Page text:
My name is Olaf Kula. When we arrive in Maputo Mozambique at the end of Bidii Yetu, I will be halfway through my 66th year. I have always loved bicycles since my first Schwinn. When I was 24 I rode my bicycle across the US, it was then that I became a cyclist. Even now while I can no longer walk, I remain one.
My dream of bicycling across Africa began Senegal in 1987 where I moved after finishing graduate school. West Africa is a land of people on bicycles everywhere. These were real workhorses and the loads that people carried on their bikes were unbelievable, families, chickens, goats, furniture, engine blocks and more. But there were also cycling clubs of wiry young men, on old French steel racing bikes kept together with baling wire, fortitude, and no small amount of hope and faith. Longing to join these young men, alas I had not brought my bike. I would not make that mistake again.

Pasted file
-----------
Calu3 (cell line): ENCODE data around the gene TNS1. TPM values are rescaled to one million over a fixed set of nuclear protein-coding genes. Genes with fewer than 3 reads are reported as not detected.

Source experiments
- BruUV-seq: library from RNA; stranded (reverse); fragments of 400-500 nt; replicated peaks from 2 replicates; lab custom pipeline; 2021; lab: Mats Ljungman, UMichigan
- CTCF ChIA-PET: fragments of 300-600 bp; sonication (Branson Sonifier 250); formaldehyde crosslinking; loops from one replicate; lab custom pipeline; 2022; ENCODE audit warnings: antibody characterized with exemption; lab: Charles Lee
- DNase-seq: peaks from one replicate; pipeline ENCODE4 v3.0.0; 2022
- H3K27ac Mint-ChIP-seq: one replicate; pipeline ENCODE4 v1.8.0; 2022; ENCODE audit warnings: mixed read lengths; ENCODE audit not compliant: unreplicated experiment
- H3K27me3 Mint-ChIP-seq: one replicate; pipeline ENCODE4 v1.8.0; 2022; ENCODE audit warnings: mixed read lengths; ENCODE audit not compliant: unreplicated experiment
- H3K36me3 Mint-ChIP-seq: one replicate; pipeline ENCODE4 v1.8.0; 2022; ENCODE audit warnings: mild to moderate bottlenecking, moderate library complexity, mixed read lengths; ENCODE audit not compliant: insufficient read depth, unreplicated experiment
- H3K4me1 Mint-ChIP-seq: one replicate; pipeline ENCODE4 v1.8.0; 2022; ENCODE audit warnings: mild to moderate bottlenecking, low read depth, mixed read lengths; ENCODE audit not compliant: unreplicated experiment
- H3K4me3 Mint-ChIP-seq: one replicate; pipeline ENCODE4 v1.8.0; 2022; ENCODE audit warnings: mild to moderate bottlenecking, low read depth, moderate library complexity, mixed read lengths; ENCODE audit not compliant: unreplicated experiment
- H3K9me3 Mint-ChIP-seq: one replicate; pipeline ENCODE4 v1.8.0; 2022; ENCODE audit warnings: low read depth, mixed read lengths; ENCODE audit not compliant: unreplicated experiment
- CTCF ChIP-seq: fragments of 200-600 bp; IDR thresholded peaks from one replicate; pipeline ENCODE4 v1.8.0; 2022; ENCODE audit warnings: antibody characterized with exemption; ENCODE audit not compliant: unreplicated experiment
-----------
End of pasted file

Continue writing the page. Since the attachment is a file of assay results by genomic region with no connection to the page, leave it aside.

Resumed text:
In the ensuing years I started to lose control of my legs, the ability to walk and ride. I have a degenerative nerve disease called Charcot Marie Tooth (CMT). With regrets, my dream to bicycle across Africa had reached a dead-end.
Then, three years ago a guy on a handbike rolled by. His name is Peter and in an instant, my dream seemed a possibility once more.
I spent most of my career working in Africa, yet before I became disabled, I was blinded to those around me who were. Bidii Yetu 2022 for me, is more than the personal challenge; it is the opportunity to pay it forward, raising awareness about, and resources for the otherwise unseen.
We cannot pretend away the barriers and impairments that emerge in our lives. But we do not have to be limited by them either.